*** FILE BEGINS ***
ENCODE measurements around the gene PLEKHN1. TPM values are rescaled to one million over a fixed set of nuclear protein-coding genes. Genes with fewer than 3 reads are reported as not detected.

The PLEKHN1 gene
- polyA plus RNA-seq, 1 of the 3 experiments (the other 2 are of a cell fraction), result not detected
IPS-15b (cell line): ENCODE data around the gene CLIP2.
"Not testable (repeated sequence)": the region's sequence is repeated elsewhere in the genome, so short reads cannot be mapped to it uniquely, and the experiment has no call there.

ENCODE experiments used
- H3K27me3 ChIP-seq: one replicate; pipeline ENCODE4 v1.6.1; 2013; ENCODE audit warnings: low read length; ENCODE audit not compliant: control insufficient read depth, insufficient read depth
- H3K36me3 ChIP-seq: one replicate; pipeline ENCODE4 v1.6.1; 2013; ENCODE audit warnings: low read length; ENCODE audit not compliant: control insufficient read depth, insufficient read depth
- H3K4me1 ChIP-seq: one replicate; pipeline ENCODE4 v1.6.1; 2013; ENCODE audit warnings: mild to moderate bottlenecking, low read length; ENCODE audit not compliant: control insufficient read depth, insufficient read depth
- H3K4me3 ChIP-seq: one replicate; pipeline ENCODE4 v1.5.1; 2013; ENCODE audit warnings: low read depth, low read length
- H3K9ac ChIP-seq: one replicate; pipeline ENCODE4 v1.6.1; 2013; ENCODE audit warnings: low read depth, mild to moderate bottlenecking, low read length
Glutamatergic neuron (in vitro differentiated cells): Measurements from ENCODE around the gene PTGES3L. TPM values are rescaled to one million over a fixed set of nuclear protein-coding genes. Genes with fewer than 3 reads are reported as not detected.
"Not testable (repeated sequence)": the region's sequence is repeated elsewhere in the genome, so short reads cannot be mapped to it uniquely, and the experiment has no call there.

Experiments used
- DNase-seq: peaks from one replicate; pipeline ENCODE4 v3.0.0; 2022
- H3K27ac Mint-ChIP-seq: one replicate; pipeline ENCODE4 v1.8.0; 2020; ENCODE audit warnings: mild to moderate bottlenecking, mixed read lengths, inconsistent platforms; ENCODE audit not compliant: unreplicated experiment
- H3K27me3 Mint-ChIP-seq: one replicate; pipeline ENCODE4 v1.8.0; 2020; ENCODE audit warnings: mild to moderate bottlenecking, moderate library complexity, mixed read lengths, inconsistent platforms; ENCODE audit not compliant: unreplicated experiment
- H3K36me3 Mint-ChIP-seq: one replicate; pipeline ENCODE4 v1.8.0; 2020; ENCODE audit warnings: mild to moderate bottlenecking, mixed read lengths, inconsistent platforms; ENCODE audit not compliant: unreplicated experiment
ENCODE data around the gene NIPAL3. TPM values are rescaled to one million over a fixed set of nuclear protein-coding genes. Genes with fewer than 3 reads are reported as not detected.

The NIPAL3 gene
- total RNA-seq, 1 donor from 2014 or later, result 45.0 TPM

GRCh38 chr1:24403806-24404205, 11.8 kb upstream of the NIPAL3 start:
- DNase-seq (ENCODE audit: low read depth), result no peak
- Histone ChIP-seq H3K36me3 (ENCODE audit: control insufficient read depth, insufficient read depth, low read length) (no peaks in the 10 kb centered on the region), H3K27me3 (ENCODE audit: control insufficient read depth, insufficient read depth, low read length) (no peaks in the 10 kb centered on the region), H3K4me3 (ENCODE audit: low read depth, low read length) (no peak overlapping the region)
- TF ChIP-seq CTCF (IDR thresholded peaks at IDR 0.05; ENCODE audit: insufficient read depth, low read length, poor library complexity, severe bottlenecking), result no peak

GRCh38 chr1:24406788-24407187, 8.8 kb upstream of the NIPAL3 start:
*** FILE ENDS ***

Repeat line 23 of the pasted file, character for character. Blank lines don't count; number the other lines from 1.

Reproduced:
- DNase-seq (ENCODE audit: low read depth), result no peak